With the festive TV adverts appearing on our screens, thoughts inevitably turn to staff Christmas parties and gifts. In this this article we look at the often misunderstood tax and VAT consequences of functions and staff gifts.
In general, the cost of business entertainment, e.g. treating a client to lunch or tickets to a football match, is not deductible for tax purposes. However, there is an exception for staff entertainment.
The cost of entertaining staff will be fully deductible for corporation tax purposes, as long as it is not merely a small part of the cost of entertaining non-staff. For example, if a company holds a lavish ball for 100 clients, and invites a few key staff along, the staff entertainment is merely incidental to the excluded business entertainment and the cost won’t generally be allowable. The crux is to ask ‘What is the main motive for incurring the expenditure?’. As long as the (honest) answer is to entertain staff, there is no problem.
There is no upper limit to what a company can claim for staff entertainment. This sometimes raises eyebrows, as some people will swear that they ‘know’ there is a £150 per head limit. But, this applies for income tax purposes from the perspective of each individual employee
Where people, including business owners, sometimes mix things up is the £150 exemption for benefit-in-kind purposes. It would slightly defeat the objective for employees to be invited out for a Christmas party with their employer, only to be told that they owe tax on it later on. To avoid this, there is an exemption as long as the cost per head does not exceed £150 (including VAT) each year. But again, there can be confusion as to how this operates.
Firstly, it is important to note that it is not an allowance. A company cannot spend £160 per head and deduct £150 from the employees’ taxable benefit in kind. If the per-head cost exceeds £150, it is all subject to income tax and Class 1A NIC.
Secondly, many owners are aware that the exemption can be spread across more than one event during the year. However, it is crucial to understand that these have to be annual events, e.g. Christmas parties, a summer ball, etc. It can’t be used for things like occasional drinks, or lunches. It is also sometimes incorrectly believed that the expenditure toward the limit is added on a cumulative basis. It is not, and the exemption can be used against whichever qualifying event suits best. For example, if a summer ball is held at a cost of £80ph, and a Christmas party is held at £125ph, the exemption can be claimed against the later event.
Thirdly, the event(s) in question must be open to all staff. It cannot just be for directors, managers, etc. However, it is permissible to restrict attendees by location, for example where there are multiple branches of a business, it is fine to hold separate branch-specific functions.
There can be a problem where a company is required to pay upfront. The £150ph limit applies to attendees, not invitees. So, if a number of staff are taken ill or do not attend for any reason, the average cost can increase.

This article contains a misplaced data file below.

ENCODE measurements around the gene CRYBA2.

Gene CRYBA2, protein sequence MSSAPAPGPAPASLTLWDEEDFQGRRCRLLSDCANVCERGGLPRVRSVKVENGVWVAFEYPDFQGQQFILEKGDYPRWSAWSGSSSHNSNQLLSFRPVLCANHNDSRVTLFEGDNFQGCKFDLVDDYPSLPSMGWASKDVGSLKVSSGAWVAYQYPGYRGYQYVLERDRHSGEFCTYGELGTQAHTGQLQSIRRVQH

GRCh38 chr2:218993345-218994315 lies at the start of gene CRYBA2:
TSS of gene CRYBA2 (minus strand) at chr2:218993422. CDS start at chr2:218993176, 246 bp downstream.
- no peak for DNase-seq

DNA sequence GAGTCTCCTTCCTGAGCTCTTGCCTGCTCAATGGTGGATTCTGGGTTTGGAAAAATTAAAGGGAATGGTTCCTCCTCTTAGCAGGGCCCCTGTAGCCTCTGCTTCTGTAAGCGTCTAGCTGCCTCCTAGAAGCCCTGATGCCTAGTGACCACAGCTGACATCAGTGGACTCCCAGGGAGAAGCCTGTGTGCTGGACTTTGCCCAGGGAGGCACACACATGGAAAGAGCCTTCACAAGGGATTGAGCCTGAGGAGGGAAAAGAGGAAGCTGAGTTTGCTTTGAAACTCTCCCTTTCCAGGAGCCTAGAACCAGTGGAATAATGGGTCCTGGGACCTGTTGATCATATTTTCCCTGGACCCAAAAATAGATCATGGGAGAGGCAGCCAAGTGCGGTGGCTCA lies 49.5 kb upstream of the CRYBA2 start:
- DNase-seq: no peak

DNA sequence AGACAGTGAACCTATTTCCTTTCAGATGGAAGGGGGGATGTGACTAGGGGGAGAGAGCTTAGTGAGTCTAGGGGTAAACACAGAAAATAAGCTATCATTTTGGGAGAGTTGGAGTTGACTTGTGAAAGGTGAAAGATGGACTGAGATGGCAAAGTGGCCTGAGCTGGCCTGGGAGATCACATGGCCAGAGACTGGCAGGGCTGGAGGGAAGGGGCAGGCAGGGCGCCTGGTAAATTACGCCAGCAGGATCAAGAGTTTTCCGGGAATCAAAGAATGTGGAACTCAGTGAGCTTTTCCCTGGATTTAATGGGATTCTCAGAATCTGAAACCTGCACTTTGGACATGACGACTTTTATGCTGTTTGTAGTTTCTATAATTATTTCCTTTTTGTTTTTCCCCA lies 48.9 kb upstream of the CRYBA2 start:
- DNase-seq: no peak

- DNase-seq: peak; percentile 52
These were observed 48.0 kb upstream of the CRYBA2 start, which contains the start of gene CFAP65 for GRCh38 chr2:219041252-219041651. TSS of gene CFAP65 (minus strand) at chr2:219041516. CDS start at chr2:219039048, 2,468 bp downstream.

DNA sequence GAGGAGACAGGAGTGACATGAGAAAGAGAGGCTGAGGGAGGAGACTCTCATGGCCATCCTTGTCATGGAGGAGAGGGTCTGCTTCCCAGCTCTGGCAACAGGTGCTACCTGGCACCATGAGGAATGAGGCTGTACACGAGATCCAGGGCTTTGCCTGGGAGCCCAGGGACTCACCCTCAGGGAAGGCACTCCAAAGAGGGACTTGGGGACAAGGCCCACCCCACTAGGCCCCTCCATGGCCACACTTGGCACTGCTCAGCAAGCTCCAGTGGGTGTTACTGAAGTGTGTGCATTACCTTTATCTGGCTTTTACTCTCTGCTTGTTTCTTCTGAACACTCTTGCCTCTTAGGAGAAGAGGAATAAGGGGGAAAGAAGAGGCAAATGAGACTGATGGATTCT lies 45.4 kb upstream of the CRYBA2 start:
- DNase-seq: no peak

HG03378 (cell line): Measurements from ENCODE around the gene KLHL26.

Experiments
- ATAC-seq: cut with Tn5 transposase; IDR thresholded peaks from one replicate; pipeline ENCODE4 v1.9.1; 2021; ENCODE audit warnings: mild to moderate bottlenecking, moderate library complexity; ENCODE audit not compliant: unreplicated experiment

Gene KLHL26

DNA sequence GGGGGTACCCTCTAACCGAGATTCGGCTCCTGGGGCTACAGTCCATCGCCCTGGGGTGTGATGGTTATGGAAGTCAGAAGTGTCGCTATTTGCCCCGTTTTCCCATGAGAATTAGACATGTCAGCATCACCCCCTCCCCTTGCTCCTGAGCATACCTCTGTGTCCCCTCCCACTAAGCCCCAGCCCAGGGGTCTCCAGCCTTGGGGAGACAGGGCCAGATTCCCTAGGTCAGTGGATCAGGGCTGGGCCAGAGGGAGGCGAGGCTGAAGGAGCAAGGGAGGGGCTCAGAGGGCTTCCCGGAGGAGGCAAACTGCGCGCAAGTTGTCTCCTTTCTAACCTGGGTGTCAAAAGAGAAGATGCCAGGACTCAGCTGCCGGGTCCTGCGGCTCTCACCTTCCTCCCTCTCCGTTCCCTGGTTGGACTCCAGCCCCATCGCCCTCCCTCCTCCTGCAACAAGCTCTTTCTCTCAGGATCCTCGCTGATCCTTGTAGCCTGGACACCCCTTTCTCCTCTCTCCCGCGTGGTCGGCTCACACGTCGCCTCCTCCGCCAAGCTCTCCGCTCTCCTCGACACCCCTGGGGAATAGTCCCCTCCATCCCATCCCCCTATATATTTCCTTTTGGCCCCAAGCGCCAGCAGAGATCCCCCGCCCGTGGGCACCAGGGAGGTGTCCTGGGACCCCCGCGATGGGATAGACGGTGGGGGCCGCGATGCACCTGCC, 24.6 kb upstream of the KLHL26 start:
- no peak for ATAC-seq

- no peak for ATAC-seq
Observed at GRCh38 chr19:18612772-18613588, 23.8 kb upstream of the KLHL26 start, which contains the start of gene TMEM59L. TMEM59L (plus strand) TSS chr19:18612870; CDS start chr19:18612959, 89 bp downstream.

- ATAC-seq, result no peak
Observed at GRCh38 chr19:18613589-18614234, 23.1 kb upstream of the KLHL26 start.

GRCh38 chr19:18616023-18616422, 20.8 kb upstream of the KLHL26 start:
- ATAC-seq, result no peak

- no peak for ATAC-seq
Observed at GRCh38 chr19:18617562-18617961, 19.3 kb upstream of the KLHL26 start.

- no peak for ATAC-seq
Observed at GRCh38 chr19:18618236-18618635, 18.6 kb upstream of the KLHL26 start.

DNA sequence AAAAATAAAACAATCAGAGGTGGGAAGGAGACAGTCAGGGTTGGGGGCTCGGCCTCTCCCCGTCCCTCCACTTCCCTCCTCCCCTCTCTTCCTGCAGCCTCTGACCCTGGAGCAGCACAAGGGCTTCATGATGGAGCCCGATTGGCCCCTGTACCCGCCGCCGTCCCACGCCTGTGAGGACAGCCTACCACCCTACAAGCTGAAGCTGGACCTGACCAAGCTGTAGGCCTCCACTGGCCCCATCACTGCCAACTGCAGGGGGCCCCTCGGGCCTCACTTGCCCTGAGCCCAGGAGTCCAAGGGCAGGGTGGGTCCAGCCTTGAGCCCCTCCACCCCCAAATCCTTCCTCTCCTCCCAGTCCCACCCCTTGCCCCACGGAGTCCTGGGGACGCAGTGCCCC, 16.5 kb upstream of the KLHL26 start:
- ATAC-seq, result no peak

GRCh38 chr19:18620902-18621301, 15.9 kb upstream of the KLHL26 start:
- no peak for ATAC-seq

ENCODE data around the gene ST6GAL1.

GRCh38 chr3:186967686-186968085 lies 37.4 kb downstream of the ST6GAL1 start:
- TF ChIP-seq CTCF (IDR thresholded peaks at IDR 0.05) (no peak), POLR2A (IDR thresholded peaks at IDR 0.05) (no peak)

Note that employees can bring guests and they will be included in the head count when checking if the £150ph has been exceeded.
If the limit is exceeded the employer has the ability to enter into a PAYE Settlement Agreement (PSA), whereby they agree to pick up the tax and NIC costs, but these do have specific compliance requirements and can in practice prove costly.
The position for reclaiming input tax is slightly different.
Generally, no input tax can be claimed on business entertainment costs, but there is an exclusion from this block, for employee entertainment. Recovery will be allowed in full, in respect of the cost of entertaining staff, including the directors, as long as all staff are entitled to attend. Unlike for income tax, there is no upper limit.
However, there is a different catch to consider with VAT. If there are non-staff guests attending, the company has to apportion the input tax between staff and non-staff attendees. So, if there are 30 staff and they each bring a partner, etc. that is not an employee, only half of the input tax will be recoverable.
This problem can be alleviated by making a token charge to the non-staff attendees. For example, if the true cost is £60ph, then making a charge of £10 for non-staff attendees means recovery will no longer be blocked, as the company is no longer providing the entertainment free, it is making a supply. It would account for output tax of £2ph but then claim £10ph as input tax (i.e. £60 × 1/6). It is important that this is a genuine charge, it cannot be a suggested amount or a donation – it has to be compulsory and collected and accounted for.
Many companies will also make gifts to employees at Christmas time. In practice, there is no issue claiming a deduction for corporation tax purposes, but the income tax and VAT consequences must be considered.
If the value of the gift is no more than £50 (or £50ph on average, if it is provided to a group of employees), and it is not money or money’s worth (e.g. a cash voucher), it will probably qualify as a trivial benefit, so the company won’t need to report it, as long as it is not provided for in the employment contract and is not performance related. In short, it has to be a genuine non-cash gift.
For VAT purposes, the problem is that the company has made a taxable supply to the employee, and so will need to account for output tax. It can also claim the input tax. However, if the value of all gifts to the same employee, in the twelve-month period ending with the date of the Christmas gift, does not exceed £50, there is no need to account for the output tax, while the input tax can still be recovered in full.
Get in Touch
If you have any questions regarding the tax implications of Christmas entertainment and/or Christmas gifts, please get in touch at: firstname.lastname@example.org